Distance between two parallel lines

  • Thread starter Kernul
  • Start date
  • #1
211
7

Homework Statement


Refering to this exercise I started https://www.physicsforums.com/threads/checking-if-the-following-lines-are-coplanar.885948/ I now have to find the plane containing the two intersecting lines and the plane containing the two parallel lines. In the case of the parallel lines, though, I have to find their distance.

Homework Equations




The Attempt at a Solution


The two planes I guess were easy.
For the two intersecting lines(##r## and ##s##), I just have to take their directional vector, do the vector product(that would give me the direction the plane is facing), and then calculate the intersection point of the two lines to then use for the plane equation.
##\vec v_r \times \vec v_s =
\begin{vmatrix}
\hat i & \hat j & \hat k \\
-3 & -1 & -2 \\
3 & 0 & 3
\end{vmatrix} = (-3, 3, 3)##
and
##\begin{cases}
x - 3y + 3 = 0 \\
2y + z - 5 = 0 \\
x + z - 4 = 0 \\
x - 3y + z + 2 = 0
\end{cases}##
We then exclude one of the equations.
##\begin{cases}
x - 3y + 3 = 0 \\
2y + z - 5 = 0 \\
x + z - 4 = 0
\end{cases}
\begin{cases}
x = 3 \\
y = 2 \\
z = 1
\end{cases}##
So we have a point ##P_i (3, 2, 1)##.
The plane equation will be:
##\pi_{r, s} : -3x + 3y + 3z + d = 0##
What we need is ##d##, which can be found out thanks to the point we just found.
##d = -[(-3)*3 + 3*2 + 3*1] = 0##
And so ##\pi_{r, s} : -3x + 3y + 3z = 0##

We will have to do the same thing for the parallel lines, but not with both the directional vectors, since they go the same direction. What I did is using a point from both lines and subtract one from the other, obtaining a vector that is not parallel to them but that we will need to get the plane. We proceed the same way as before, using a point of one of the two lines. I then find myself with ##\pi : 2x - 8y + 5z - 7 = 0##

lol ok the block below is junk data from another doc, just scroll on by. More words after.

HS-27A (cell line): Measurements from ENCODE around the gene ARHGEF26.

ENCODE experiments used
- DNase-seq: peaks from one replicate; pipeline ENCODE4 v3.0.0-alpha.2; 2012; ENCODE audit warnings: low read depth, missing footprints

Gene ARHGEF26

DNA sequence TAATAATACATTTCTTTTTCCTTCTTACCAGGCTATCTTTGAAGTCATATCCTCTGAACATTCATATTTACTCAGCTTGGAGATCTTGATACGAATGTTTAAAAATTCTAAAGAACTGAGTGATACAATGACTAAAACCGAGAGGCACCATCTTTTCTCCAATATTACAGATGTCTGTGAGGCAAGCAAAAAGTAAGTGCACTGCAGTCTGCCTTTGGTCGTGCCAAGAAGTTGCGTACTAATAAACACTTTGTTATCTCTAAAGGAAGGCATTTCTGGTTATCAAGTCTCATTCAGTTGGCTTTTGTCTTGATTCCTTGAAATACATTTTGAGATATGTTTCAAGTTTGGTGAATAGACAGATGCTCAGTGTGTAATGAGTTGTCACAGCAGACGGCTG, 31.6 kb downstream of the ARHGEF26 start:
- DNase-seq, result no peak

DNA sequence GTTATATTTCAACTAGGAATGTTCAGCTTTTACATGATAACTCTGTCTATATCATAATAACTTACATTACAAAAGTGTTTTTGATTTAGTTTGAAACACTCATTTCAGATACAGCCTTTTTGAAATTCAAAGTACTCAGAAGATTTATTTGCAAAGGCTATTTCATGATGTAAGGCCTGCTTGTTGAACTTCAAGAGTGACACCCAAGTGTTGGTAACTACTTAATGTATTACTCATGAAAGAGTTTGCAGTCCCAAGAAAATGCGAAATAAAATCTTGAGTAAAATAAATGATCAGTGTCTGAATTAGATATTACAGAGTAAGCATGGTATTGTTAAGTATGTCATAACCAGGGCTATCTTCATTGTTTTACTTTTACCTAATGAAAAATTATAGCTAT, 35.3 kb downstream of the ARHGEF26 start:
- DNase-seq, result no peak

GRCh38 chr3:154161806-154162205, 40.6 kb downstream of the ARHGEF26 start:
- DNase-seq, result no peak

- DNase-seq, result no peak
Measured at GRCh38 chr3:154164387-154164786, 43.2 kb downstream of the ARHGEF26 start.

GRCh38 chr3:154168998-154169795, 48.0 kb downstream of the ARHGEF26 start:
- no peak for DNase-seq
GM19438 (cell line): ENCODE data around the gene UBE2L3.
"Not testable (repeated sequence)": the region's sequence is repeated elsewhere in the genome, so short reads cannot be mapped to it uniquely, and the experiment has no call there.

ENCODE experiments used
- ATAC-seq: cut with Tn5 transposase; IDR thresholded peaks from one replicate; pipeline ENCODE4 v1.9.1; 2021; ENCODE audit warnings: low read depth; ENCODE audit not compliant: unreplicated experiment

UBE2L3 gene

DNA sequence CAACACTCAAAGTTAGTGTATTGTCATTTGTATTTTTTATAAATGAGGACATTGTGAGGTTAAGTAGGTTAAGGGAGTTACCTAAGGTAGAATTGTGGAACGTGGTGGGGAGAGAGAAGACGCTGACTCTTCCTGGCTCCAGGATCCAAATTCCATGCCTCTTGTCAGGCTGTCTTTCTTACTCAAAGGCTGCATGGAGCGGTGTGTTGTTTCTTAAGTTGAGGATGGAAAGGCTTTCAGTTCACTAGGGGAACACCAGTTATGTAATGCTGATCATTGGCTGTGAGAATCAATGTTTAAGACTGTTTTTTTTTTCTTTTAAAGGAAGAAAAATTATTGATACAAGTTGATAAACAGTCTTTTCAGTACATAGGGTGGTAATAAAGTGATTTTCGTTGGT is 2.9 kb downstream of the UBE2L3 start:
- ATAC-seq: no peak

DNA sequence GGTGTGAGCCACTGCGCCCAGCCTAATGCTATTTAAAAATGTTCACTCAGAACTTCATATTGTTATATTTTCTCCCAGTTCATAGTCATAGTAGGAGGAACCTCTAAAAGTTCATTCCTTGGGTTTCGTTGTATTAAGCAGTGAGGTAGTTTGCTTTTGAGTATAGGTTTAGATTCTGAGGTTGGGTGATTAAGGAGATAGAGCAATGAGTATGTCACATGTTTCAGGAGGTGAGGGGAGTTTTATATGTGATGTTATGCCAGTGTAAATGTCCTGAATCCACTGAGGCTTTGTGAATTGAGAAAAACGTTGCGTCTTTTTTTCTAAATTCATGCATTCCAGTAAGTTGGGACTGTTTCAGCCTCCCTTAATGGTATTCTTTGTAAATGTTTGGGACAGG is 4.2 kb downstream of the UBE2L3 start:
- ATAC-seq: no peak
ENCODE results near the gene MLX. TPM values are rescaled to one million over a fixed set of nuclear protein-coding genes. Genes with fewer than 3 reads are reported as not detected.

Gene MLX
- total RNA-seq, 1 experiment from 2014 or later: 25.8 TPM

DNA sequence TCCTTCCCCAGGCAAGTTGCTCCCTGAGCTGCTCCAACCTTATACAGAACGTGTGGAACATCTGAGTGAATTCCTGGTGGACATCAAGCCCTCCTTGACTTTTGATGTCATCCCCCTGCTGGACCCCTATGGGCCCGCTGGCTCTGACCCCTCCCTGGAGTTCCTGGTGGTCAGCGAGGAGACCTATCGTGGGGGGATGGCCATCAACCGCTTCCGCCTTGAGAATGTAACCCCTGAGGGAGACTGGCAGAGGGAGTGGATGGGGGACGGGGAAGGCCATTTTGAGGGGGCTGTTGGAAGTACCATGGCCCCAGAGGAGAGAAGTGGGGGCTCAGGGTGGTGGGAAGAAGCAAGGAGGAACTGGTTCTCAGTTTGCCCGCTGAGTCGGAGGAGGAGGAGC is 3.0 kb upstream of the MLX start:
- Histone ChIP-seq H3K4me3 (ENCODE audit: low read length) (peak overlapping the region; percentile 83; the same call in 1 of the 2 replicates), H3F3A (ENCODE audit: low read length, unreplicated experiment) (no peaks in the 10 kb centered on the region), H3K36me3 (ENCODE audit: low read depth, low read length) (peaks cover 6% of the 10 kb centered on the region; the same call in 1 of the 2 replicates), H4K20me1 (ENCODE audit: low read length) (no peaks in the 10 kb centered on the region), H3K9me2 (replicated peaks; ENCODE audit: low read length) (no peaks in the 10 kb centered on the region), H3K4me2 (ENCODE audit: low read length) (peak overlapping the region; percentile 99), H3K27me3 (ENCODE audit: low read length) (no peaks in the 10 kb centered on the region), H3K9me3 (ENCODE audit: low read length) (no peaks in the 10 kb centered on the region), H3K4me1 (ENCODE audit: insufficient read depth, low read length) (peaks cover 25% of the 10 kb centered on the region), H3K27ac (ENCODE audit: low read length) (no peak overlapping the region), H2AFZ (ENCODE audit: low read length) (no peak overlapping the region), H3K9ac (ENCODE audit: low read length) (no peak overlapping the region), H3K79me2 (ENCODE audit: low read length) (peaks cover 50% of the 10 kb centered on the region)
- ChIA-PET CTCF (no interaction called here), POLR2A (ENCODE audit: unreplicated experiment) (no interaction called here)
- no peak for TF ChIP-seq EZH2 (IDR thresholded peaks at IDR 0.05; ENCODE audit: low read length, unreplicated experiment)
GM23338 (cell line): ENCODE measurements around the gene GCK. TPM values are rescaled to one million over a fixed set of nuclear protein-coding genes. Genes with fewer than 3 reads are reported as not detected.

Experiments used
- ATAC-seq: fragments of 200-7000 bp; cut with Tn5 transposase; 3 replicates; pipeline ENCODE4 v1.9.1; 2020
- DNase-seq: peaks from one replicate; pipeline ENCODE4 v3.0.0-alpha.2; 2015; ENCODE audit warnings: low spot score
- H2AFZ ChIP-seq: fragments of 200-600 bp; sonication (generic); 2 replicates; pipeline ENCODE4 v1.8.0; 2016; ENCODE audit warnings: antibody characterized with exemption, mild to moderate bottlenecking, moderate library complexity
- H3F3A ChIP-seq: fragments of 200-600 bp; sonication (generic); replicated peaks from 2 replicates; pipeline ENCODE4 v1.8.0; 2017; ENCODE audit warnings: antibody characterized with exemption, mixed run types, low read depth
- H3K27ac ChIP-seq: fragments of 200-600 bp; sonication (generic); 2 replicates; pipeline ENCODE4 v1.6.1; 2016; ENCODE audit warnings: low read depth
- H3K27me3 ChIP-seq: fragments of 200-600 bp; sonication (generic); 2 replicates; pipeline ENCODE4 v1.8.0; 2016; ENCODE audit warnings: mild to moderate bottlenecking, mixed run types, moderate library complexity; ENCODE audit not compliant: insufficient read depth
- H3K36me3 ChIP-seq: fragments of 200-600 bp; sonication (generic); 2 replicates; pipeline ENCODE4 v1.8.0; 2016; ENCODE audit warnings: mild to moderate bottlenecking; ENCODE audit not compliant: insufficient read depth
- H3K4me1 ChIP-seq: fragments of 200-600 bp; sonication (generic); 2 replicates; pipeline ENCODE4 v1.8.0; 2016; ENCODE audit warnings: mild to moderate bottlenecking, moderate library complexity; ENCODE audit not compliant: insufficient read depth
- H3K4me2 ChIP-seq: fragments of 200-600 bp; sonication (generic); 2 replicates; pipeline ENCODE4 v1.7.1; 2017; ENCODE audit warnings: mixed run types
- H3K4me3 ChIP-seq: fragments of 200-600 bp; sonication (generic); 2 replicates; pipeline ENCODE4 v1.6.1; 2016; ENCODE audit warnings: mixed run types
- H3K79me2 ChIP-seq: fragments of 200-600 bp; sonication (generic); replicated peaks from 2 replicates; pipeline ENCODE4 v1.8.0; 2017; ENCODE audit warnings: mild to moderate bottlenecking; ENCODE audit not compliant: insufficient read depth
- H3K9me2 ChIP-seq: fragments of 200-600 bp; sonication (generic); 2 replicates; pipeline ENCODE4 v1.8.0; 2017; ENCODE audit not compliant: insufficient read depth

Now it comes my problem: the distance between the two parallel lines.
I know that you just have to find the distance between one of the lines and a point of the other line.
Let's start from the line ##t##. The directional vector and a point are respectively ##\vec v_t = (-12, -4, 8)## and ##P_t (-1, -1, 1)##
Now I start by finding a plane orthogonal to the ##r##(with ##\vec v_r = (-3, -1, 2)##) line passing for a point belonging to it ##P_r (0, 1, 3)##.
Similar to before, I would have ##\pi : -3x - y + 2z - 5##
Now I have to find the projection of the point ##P_r## on the line ##t##(for example calling it ##P'##) as an intersection between the line and the plane.
##\begin{cases}
-3x - y - 2z - 5 = 0 \\
4x - 2y + 5z - 3 = 0 \\
2y + z + 1 = 0
\end{cases}
\begin{cases}
x = -\frac{5}{3} \\
y = -\frac{11}{9} \\
z = \frac{13}{9}
\end{cases}##
Getting the point ##P' (-\frac{5}{3}, -\frac{11}{9}, \frac{13}{9})##
Now I simply have to find the distance between ##P_r## and ##P'## as:
##d(P_r, P') = \sqrt{(0 - (-\frac{5}{3}))^2 + (1 - (-\frac{11}{9}))^2 + (3 - \frac{13}{9})^2}##
The problem is that I end up with something like this ##\sqrt{\frac{821}{81}}## which is just odd and I don't know if I did it correctly. Could someone tell me if my way of resolving it is correct at least?
 

Answers and Replies

  • #2
member 587159
I did not check your work, but there are methods for finding planes and distances that are a lot easier.
 
  • #3
211
7
I did not check your work, but there are methods for finding planes and distances that are a lot easier.
Then could you please tell me an easier method? This is the only one I know.
 

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